My fascination for Artificial Intelligence got (partly) started after reading Tim Urban's ingenious article 'The AI Revolution' on the Wait But Why blog. I wanted to go a few steps further and decided to buy Superintelligence by Nick Bostrom -- in which the paths, dangers and strategies of AI are discussed.

It was not an easy read. I often had to reread parts. Clearly, Bostrom is not a professional writer but a researcher. His arguments are well-structured and with great detail. The whole book is written on the sole premise that a human-level machine intelligence will be soon amongst us.

All in all, the book offered illuminating insights in which evolution is desirable towards a post-anthropocene era. Unfortunately, Bostrom didn't talk about the influence of open-source and its democratisation of AI.

No Open AI without Open Data

OpenAI -- a non-profit AI research company developing open-source AI, supported by Silicon Valley giants such as Elon Musk, Sam Altman and Peter Thiel -- is an excellent response to the "existential threat" we're facing, according to world's most influential people.

Sam Altman and Elon Musk

This The Guardian article points out correctly that there can't be an Open AI Revolution without an Open Data Revolution.

Paradoxically enough, the power of Machine Learning is not in its hard-coded algorithms, but in the data training these algorithms.

As described in the article "for truly OpenAI, creating the right infrastructure for sharing data may prove much harder than an infrastructure for sharing recipes".

Back to the book...

Bostrom also introduced several new concepts to me. Some are really interesting to think about. Let me share some of these thoughts with you.

As the fate of the gorillas now depends more on humans than on the species itself, so would the fate of humankind depend on the actions of the machine superintelligence.

Virus in Space

One of the concepts that get briefly touched in the book and triggered my curiosity is the von Neumann probe, which is a self-replicating spacecraft, named after arguably 20th century's most intelligent man John von Neumann. An AI with the goal of colonizing the galaxy could develop and launch these interstellar travellers. In combination with tomorrow's nanotechnology, it would be possible that these probes will be as small as a needle.

It would work like a virus: a self-sustaining organism that replicates itself, able to survive in extreme conditions. Check out Michio Kaku's short video for Big Think in which he explains the probe.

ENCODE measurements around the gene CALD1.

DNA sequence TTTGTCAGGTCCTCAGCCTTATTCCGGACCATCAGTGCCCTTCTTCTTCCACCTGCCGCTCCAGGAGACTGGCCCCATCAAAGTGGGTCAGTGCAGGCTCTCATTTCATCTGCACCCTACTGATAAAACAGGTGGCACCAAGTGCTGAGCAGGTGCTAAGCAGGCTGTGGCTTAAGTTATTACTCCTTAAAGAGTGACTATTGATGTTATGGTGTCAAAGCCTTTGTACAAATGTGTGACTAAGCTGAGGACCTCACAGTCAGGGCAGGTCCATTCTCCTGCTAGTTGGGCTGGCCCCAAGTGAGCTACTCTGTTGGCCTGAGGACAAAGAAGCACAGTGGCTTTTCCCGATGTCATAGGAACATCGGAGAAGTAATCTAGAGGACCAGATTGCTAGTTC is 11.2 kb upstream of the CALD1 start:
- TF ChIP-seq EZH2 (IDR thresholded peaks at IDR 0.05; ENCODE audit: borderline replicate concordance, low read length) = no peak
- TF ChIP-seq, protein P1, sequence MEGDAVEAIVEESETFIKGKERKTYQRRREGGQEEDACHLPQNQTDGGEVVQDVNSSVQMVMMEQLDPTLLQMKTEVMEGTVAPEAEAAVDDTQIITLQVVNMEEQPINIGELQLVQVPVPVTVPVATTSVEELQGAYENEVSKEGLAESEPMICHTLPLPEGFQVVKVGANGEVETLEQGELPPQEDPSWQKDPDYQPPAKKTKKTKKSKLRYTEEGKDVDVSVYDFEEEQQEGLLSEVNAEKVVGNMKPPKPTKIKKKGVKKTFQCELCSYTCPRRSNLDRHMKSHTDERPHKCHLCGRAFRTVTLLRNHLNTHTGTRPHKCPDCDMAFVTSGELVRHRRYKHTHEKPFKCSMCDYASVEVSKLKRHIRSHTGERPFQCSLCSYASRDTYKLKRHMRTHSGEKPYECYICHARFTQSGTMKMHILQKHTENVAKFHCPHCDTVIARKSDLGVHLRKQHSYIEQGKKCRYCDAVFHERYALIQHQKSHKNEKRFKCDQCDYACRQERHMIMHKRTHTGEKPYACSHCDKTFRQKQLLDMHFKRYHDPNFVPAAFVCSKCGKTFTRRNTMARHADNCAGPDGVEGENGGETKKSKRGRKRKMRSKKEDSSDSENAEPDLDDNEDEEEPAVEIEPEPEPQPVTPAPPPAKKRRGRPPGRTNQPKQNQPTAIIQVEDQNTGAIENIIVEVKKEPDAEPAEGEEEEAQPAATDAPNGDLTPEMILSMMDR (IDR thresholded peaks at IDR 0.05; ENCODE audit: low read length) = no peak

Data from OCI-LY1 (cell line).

Due to the fact that they would be able to regenerate themselves without any theoretical limit -- i.e. as long as they could consume raw materials coming from asteroids, for instance -- and that they would be able to travel as fast as the speed of light, they could spread throughout the galaxy at an unthinkable speed.

Raison d'Être

The von Neumann probe could turn into reality if we'd have to believe the instrumental hypothesis. This hypothesis puts forward that an Artificial Intelligence would pursue instrumental goals such as self-preservation and resource acquisition.

What the actual values of an AI would be influences heavily how humans will control the machine intelligences. Another possibility is namely that its raison d'être is totally independent from its intelligence.

This orthogonal thesis is in analogy with David Hume’s thesis about the independence of reason and morality. But then applied more narrowly using the concepts ‘intelligence’ and ‘final goals’, rather than ‘reason’ and ‘morality’.



In Bostrom's analysis of paths leading to the end of times for humanity, the biggest danger would result from giving an AI an open-ended goal. Because an intelligent agent could reach a harmless end goal in many harmful ways.

To use Bostrom's clarifying example, the order of solving the Riemann hypothesis -- a famous, yet unsolved mathematical assumption -- could potentially lead to AIs building a computronium, following the instrumental thesis. The logic behind it is that this primary step of colonizing earth with supercomputers would increase the probability of solving the Riemann conjuncture.

In other words, intelligent machines are Bayesian agents that will always try to maximise probabilities of the preferred outcome. Restricting how to increase these probabilities is a must if we want to ensure our human existence.

Wietse Van Ransbeeck

Millennial entrepreneur. Arts lover. Micro-journalist. Digital nomad. Urban dweller. Feeling at home in Brussels and Tokyo.

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